By Mr. Bhavya Nain
Cross examination is not a simple process of just asking any questions to a witness. It is much more than that. In order to understand this process we need to look at it from many angles. In the last Article on cross examination, available here, the author tried to debunk certain myths about the art of cross examination. In the present second article in the series, the author intends to introduce the readers to certain diverse approaches to study of cross examination. Through these approaches, the author intends to explain and elucidate the complex concept of cross examination from a practical point of view. There are basically ten approaches to understand the process of cross examination. These are:
Firstly, a cross examination is a difficult process. It is a difficult process because nobody teaches you cross examination in the law school in India. It is a difficult process because you have to extract truth from the supposed lairs in the form of witnesses. It is difficult because nobody is given formal training in this respect. It is a known fact that any lawyer worth his salt would agree to the fact that cross examination is not easy. It requires great skill, expertise and experience. Cross examination is the bedrock of good trial advocacy. Good cross examination is the hallmark/ trademark of any good trial lawyer. Now, a question arises as to how this difficult process can be deciphered and understood. Before one can jump on to the thumb-rules and quick-fix tips of cross examination, we must understand cross examination from other perspectives also which are given as below.
Secondly, a cross examination is like a legal lie-detector. A witness stand may state the truth or the false. Now, the question arises as to how to test the veracity of a witness’s deposition. Is there any machinery or any procedure adopted by the Court to verify the veracity of facts? The answer is that, as per Wigmore on Evidence, it is cross-examination which does this job and that is why cross-examination is called a legal search engine for seeking truth about the statements/ evidence produced/ tendered by the parties to the case. Cross-examination is a process used by the lawyer to test the veracity of evidence tendered by the opposite side.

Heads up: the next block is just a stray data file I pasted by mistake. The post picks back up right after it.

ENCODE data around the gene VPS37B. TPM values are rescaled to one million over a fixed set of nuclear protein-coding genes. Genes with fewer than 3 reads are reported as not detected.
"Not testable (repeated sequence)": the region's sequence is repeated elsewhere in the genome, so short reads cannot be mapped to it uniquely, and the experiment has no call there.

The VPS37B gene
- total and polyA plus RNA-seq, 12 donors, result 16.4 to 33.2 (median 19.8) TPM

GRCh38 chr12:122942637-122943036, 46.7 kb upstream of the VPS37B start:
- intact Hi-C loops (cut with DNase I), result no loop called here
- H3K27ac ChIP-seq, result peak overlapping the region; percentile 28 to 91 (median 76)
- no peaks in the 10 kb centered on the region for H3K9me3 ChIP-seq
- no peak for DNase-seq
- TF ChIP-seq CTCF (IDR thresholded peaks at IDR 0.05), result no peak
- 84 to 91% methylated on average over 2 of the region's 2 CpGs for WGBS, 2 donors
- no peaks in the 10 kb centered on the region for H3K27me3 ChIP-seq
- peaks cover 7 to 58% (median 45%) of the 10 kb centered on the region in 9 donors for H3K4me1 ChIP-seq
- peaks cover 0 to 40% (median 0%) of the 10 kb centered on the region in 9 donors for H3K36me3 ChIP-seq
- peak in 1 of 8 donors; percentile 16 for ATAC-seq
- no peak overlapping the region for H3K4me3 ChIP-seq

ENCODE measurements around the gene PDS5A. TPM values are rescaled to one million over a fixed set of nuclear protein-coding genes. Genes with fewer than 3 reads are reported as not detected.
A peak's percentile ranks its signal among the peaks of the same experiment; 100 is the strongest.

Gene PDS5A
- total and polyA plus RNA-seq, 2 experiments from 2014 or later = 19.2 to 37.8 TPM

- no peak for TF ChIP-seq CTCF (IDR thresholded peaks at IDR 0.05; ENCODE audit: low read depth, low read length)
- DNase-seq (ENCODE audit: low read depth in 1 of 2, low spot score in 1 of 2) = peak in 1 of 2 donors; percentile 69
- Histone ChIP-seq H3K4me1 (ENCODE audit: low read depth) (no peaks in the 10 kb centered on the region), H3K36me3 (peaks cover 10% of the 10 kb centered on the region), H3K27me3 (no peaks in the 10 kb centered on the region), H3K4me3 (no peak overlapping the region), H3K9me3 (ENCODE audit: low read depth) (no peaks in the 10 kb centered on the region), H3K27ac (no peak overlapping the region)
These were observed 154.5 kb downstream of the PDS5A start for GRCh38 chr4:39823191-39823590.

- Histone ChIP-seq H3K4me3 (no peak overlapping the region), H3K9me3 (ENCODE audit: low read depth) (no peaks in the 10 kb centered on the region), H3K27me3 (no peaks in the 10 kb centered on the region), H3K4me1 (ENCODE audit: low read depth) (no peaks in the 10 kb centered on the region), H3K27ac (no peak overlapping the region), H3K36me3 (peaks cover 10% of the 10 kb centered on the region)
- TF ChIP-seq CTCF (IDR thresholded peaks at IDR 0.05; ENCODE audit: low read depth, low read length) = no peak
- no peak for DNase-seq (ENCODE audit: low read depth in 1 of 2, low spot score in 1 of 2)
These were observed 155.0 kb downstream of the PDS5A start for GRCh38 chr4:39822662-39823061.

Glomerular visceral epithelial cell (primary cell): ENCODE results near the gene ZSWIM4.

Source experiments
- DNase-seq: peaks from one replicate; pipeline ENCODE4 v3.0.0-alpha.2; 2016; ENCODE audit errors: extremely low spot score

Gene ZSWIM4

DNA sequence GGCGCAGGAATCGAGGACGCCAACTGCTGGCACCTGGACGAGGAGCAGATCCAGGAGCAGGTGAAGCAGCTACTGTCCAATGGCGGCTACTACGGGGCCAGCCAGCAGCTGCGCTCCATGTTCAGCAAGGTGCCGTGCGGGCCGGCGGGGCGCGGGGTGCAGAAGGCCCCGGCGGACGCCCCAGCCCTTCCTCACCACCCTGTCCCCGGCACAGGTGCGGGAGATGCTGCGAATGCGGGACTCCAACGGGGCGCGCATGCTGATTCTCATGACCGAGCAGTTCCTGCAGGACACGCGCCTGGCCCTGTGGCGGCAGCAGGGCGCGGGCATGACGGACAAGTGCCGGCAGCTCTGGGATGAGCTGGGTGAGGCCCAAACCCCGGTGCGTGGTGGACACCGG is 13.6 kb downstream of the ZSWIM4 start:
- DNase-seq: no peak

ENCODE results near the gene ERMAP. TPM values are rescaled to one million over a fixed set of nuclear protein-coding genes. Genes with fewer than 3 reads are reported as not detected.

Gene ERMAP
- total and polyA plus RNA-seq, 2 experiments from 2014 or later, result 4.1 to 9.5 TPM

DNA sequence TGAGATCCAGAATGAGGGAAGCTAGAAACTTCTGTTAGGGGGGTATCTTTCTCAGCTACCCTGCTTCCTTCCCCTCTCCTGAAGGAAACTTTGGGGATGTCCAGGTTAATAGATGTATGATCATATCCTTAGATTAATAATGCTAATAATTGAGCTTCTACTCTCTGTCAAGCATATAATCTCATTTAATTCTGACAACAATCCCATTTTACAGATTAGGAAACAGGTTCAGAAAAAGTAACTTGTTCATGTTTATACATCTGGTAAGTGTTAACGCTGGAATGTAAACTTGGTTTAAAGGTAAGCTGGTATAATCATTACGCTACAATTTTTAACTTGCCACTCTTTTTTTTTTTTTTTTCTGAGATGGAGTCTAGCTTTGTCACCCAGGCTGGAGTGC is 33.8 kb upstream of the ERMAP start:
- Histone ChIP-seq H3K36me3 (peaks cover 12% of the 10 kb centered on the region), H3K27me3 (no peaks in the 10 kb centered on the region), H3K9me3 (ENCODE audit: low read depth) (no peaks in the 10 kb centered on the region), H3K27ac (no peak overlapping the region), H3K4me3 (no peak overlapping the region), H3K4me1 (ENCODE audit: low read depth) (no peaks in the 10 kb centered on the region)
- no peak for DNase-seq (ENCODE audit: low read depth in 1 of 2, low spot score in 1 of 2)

Thirdly, a cross examination is like a legal minefield. It is a trite fact that a lawyer should know and understand answers to the following questions: (1) When to start? (2) When to stop? (3) What to ask? (4) How to begin? (5) How to pace the cross examination? But, why is it important? It is important because one wrong question can ruin your entire cross-examination. It is important because one wrong move during cross-examination can/ will destroy your stand/ case and generally the damage incurred is irreparable. Thus, a lawyer conducting cross-examination can be compared (for above stated reasons) with a soldier treading a minefield, in the sense, that one wrong step is fatal.
Fourthly, a cross-examination is like a legal surgery. In a cross examination, blade of questions are used to dissect the body of evidence adduced by the other side. Like a doctor, a cross examiner has to handle the situation before him deftly. Like a surgeon a cross-examiner has to attack only limited areas of evidence only which are troubling the patient/ client. Like a doctor who has to get a MS (in surgery) in addition to MBBS, the cross-examiner besides having the basic LLB knowledge has to beforehand attain mastery in practical skill/ art of cross-examination.
Fifthly, a cross examination is like a mental duel. Cross-examination is a dignified fight between a cross-examiner and the witness. The cross-examiner with his flurry of questions wants to demolish the evidence. Whereas, the witness wants to evade all incriminating questions which may discredit him or impeach his testimony. This battle of wits requires the cross-examiner to systematically step-by-step chip away the veracity of the testimony of the witness. This requires cross-examiner to remain atleast two steps ahead of a witness mentally. Good cross-examiners are those who demolish the case without even the witness realising it.